Physician On-Call Scheduling and On-Call Management Blog
by Justin Wampach

Free On-Call Scheduling Software

Posted by Justin Wampach on Tue, Jun 19, 2018 @ 09:36 AM

Medical Groups should be providing valuable tools for physicians to use, for free, to create maintain and communicate their on-call and work schedules.  Physicians should have access to free tools to use to do their job. Free to the physicians, not free to the medical group. In some professions, it is acceptable to expect the resource to provide his/her own tools to be able to complete the job. Think the building industry or mechanics.

Is Free Scheduling Software Too Good to be True? 

Free On-Call Scheduling Software

If I could go back in time and be sitting in some of the early meetings at the large pharmaceutical companies when they had the brain-child idea of buying their way into the physician’s office using free drug samples, I would definitely have had something to say. This model has plagued the non-pharmaceutical medical industry for more than 40 plus years as medical offices have an expectation of being able to try something for nothing before they buy it or even consider it.

In 2010, Adjuvant, the maker of Call Scheduler spent money to customize a way for doctors to come to our website and request a free-30-day-trial of our Call Scheduler Lite product. We thought this would work because many doctors are not available to speak with our sales team during the day, they're too busy seeing patients. We thought it would be great to give them a self-serve method that they could do when it was convenient for them. The free trial was for our product to help them create, maintain, and publish a call schedule for their partners. In addition to our investment to automate the set-up process, we also needed to create many do-it-yourself videos so that the doctors would know how to set-up the system and be able it use it.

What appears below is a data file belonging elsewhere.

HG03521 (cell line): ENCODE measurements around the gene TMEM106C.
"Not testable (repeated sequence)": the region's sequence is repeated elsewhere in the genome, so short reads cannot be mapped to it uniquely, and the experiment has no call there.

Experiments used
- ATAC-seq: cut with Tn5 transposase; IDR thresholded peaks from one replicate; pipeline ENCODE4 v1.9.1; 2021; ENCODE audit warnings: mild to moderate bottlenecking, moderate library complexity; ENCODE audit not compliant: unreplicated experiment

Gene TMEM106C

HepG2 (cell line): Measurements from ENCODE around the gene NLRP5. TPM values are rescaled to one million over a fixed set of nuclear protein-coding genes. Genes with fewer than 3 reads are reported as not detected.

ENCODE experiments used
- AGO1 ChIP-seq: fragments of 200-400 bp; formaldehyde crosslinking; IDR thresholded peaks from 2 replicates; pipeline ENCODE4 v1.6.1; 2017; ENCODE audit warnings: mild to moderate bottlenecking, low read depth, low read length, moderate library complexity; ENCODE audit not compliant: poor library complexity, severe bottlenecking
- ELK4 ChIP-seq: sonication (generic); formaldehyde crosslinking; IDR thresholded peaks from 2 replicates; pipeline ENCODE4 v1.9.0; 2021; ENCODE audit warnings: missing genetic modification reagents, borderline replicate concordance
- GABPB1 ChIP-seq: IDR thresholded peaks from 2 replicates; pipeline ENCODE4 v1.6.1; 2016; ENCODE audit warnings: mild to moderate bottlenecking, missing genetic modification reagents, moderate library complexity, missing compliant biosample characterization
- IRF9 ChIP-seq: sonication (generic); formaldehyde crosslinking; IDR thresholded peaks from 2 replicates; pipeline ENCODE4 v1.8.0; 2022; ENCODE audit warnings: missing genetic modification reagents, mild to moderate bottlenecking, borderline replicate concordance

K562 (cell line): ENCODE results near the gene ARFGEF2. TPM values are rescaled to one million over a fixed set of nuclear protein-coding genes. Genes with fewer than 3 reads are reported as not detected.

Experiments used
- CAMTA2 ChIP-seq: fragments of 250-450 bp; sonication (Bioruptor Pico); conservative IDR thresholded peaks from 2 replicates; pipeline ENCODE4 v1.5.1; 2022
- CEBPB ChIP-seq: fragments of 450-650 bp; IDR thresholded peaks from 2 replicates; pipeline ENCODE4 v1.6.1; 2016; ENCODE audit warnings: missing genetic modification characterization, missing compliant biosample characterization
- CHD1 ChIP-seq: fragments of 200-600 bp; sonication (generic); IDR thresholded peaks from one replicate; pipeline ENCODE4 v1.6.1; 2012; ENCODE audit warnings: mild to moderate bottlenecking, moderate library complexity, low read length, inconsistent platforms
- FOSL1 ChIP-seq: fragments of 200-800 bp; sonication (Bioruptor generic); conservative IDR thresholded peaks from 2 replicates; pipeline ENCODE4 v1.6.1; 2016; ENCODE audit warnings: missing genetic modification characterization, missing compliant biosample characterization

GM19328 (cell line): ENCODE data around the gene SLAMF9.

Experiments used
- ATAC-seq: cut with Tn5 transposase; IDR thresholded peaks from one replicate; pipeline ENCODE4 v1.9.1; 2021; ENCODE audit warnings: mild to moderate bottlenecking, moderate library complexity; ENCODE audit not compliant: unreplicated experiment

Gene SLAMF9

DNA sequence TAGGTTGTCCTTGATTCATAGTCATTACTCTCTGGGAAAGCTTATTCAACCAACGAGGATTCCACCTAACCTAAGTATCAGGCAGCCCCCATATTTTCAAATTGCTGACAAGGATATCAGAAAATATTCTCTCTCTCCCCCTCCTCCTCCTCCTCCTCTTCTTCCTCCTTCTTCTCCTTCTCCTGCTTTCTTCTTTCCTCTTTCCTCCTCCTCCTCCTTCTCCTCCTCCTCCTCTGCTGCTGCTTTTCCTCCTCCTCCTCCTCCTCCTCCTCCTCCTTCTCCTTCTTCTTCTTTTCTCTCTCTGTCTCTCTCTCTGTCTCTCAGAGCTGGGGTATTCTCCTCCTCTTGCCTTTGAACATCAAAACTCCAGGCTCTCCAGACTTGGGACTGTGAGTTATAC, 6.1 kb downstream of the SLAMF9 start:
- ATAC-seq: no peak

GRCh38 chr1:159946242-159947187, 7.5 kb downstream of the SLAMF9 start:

We had a large number of doctors sign-up for the free trial.  Out of the total group of doctors that signed-up for the service, the large majority of them never completed the set-up part where you enter the doctors' names. Not one of the free trials turned into a sale. Why? I’m not sure.  I have some thoughts though.

  1. No money was invested (easy come easy go).
  2. Realized there was work involved, perhaps the volume seemed overwhelming.
  3. Realized that they did not have all of the necessary information to set-up the system.
  4. They thought that our set-up interface sucked and therefore moved on.
  5. They really didn’t have a problem.

On-Call Scheduling Make Better Tools

Many of the physicians who look at our Call Scheduler demos and or that call into the office are still creating the work and on-call schedule for their partners on their own time, and by hand without any tools other than perhaps Excel. That is so important I am going to say it again, most of the Physicians that I speak with (several hundred each year) still have to create the call and work schedule for all the partners on their own time, and without any tools. This averages about 40 hours per year, of nights and weekends.

In many industries outside of medicine, this concept would have ended 20 years ago.

For example in the technology/software industry if you don’t provide time and tools for your most valuable employees, or if you expect them to perform duties that are time-consuming, and difficult, and on top of it, have people gripe about the results, they would pack up and go somewhere else. Technology people are so valuable and in such demand they will simply leave. I have learned over the past 10+ years that most physicians are very mild mannered people. They are not looking to rock the boat, nor are they looking to make a big deal out of something that others find trivial. The physicians who fit this profile are typically the ones who get talked into doing the on-call schedule for their partners.